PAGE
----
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CHTAFountain at Atlantis, Paradise Island. Photo by Mark Rogers

Keeping it Real at Caribbean Travel Marketplace
by Mark Rogers

In a social media world, it’s still important to find time to get out from behind our monitors and away from our devices to press the flesh with real people. All the better if you can do this in the Bahamas, where the 30th edition of Caribbean Travel Marketplace was recently held. The Caribbean Hotel & Tourism Association (CHTA) held the business-to-business marketing event at the Atlantis, Paradise Island. The three-day event was a swirl of deals, pronouncements, hunches and revelations.

Alec Sanguinetti, CEO and director general, CHTA, set the tone early with his observation, “When business is challenged, serious people come out to do business.”

Caribbean Travel Marketplace saw a 17 percent increase over 2011 in buyer companies with 142 in attendance, as well as an increase in buyer delegates which totaled 344 versus 314 in 2011.

A lot of the buzz on the trade floor was about the growth of the Latin American market and the supportive new routes from Copa Airlines; as well as the rise of the Russian market. To give some perspective to the increased Russian presence, there were 11 buyer companies from Russia – the same number as companies from the UK.CHTA

What this means for marketing the Caribbean in the United States remains to be seen. The U.S. is still by far the major market for the region, and it’s a safe bet that the U.S. will remain front and center of any major marketing push.

During marketplace, Josef Forstmayr, president of the CHTA, remarked, “The Caribbean remains the most tourism dependent region in the world.” To that end, Forstmayr has crafted a “Tourism is Key” message that hits the following points: Travel and tourism directly and indirectly employs 2.2 million people in the Caribbean (1 in every 8 jobs); and travel and tourism accounts for 14.2 percent of the Caribbean’s economic activity.

“(Travel and tourism) is the fastest way to create jobs, grow the economy and generate income for all,” said Forstmayr. “Every citizen needs to understand that, whether or not he or she works directly in the tourism areas, every tourist's dollar brings economic and social benefits to every level of our society."

Forstmayr also brought up the sputtering performance of intra-Caribbean tourism, which once represented 13 percent of the region’s tourism. He railed against the region’s lack of a competitive regional airline, inflated ticket prices and the aggravation of visas, long immigration lines and bureaucratic red tape.

Unfortunately, this is a complaint we hear year after year from the Caribbean’s leaders in travel. For example, the Bahamas has a wonderful, newly-renovated international airport in Nassau. Even so, a hotelier from Tobago attending marketplace was on my Miami return flight, forced to first fly to Miami to catch a flight home to Tobago. A waste of time; a waste of money. Perhaps the argument for intra-regional travel has to be couched in terms of lost business; maybe then it will sink in.

One of Forstmayr’s strengths is his capacity for straight talk, for instance, his observation about the Caribbean and its way of tackling change: “When you have a problem, you don’t look at the problem – instead you look at your neighbor and blame them.”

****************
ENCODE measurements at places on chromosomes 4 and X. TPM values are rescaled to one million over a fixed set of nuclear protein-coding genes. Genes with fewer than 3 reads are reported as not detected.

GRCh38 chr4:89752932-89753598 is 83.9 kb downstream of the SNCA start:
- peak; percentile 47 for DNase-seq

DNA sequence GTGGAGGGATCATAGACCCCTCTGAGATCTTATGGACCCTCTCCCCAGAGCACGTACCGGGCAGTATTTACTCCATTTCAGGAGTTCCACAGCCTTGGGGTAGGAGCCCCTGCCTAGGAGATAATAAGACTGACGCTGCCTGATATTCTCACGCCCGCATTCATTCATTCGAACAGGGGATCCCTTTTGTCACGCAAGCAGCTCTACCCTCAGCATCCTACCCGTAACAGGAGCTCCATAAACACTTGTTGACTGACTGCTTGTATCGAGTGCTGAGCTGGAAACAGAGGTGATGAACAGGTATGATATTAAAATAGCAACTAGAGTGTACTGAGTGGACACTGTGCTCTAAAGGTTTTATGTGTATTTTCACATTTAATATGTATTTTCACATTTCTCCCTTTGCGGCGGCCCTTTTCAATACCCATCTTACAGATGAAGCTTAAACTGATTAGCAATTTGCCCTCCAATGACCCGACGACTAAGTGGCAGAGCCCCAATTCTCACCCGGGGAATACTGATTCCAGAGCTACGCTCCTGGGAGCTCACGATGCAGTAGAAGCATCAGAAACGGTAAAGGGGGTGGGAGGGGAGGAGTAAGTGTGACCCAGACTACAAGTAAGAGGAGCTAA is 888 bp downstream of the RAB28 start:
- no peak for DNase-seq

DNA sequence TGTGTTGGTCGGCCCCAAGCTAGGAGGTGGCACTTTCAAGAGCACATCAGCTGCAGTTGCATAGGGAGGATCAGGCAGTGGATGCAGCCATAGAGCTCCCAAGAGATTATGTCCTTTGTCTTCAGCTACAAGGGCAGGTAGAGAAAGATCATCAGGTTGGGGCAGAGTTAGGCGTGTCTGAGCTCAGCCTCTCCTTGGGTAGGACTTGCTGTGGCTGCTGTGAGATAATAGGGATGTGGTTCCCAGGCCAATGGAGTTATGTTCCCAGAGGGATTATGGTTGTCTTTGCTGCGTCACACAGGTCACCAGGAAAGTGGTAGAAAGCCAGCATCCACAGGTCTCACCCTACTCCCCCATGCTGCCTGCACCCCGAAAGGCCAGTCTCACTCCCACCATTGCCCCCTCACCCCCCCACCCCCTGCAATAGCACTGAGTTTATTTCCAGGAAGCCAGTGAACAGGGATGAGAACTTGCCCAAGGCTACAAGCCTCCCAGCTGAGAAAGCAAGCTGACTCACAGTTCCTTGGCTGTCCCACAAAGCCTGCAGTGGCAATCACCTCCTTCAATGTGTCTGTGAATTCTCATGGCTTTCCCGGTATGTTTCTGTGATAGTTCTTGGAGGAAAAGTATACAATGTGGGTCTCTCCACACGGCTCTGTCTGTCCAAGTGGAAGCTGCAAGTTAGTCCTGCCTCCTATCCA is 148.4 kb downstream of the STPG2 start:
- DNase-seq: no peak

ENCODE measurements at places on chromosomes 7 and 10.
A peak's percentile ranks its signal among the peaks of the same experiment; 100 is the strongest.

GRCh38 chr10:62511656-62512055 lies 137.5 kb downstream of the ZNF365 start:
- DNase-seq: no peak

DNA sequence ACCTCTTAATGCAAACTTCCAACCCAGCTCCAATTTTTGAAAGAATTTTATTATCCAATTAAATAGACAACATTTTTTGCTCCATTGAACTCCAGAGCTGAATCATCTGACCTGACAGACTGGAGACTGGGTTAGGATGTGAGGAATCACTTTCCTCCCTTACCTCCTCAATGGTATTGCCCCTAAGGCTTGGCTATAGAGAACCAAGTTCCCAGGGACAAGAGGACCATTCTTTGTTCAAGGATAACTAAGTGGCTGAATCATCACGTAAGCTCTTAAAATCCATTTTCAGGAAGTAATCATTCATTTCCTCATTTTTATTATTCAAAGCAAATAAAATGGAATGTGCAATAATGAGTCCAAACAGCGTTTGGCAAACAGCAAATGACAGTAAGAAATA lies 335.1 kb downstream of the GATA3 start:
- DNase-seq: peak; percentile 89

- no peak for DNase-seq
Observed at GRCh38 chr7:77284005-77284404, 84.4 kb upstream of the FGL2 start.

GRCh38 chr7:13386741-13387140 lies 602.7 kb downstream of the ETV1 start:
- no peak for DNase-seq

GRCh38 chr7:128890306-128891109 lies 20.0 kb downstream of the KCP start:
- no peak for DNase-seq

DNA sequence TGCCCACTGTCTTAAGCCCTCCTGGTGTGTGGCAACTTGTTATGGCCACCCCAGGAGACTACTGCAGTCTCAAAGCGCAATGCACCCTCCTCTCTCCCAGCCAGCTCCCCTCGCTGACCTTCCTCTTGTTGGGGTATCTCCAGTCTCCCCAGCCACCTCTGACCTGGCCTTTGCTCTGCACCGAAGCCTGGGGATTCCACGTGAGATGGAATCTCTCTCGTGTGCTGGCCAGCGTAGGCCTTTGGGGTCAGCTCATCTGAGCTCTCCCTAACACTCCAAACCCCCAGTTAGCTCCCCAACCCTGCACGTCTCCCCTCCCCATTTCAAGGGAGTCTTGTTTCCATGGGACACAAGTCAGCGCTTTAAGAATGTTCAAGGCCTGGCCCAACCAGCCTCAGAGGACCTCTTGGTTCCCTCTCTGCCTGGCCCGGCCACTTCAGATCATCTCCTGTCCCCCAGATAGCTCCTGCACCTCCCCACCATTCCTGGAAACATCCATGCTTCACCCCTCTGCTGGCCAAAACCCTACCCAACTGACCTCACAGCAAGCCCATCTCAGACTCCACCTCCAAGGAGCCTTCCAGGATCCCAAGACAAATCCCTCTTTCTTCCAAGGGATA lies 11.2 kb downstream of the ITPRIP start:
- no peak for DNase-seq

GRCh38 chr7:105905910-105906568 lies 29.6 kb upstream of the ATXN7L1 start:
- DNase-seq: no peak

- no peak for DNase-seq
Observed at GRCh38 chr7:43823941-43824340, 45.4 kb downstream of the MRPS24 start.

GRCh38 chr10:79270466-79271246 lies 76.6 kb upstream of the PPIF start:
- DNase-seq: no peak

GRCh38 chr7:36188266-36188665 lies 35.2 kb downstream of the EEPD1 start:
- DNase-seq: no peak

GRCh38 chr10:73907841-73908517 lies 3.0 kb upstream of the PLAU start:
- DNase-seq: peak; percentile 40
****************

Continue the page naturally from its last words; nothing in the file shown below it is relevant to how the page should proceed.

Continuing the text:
Another crystal clear comment from Forstmayr: “Latin American countries are the future for the Caribbean.”

And this one, in response to the controversial Air Passenger Duty out of the UK: “People hate to spend money on airline tickets.”

During the conference, Vincent Vanderpool-Wallace, Bahamas minister of tourism, reiterated Forstmayr’s view of air travel, when he said, “Nothing stimulates travel to a destination more than low cost, high quality, high frequency air connections. The Bahamas has fifty government owned and operated regional airports and fifteen international airports.”

The Bahamas backed up this view with a successful Companion Fly Free campaign in 2010 and 2011. According to Vanderpool-Wallace, the campaign was essentially geared to spark more travel from the mid-budget market. Hopefully the Bahamas will see fit to offer the campaign for a third year.

Later this year, the Bahamas will also begin marketing 16 separate island groups within the island chain. Each will have their own logo, and will be heralded as a multiple-destination experience within one destination, with each island group having its own unique culture and appeal.

With all of the sizzle surrounding Latin America, it’s important to remember that MLT Vacations continues to be a great resource for travel agents in the U.S. selling the Caribbean. In 2011, MLT Vacations grew business in the Caribbean by over 46 percent from last year. They’ve launched a Caribbean sale offering up to 10,000 bonus miles per person and reduced rates or additional amenities at select resorts throughout the Caribbean through their Delta Vacations and United Vacations brands. If you want to take advantage of the offer, you’ll have to move fast - the sale is open for bookings through Feb. 18 and is valid for travel April 1 – Sept. 30, 2012. Through Delta Vacations, travelers will find additional service via Delta Air Lines from New York (JFK) to San Juan, Puerto Rico, and Santo Domingo, Dominican Republic as well as additional service from New York (LGA) to Nassau, Bahamas. Through United Vacations customers have access to one stop shopping with the expanded route network of Continental Airlines and United Airlines flights to the Caribbean from the United States and Canada.

Caribbean Hotel & Tourism Association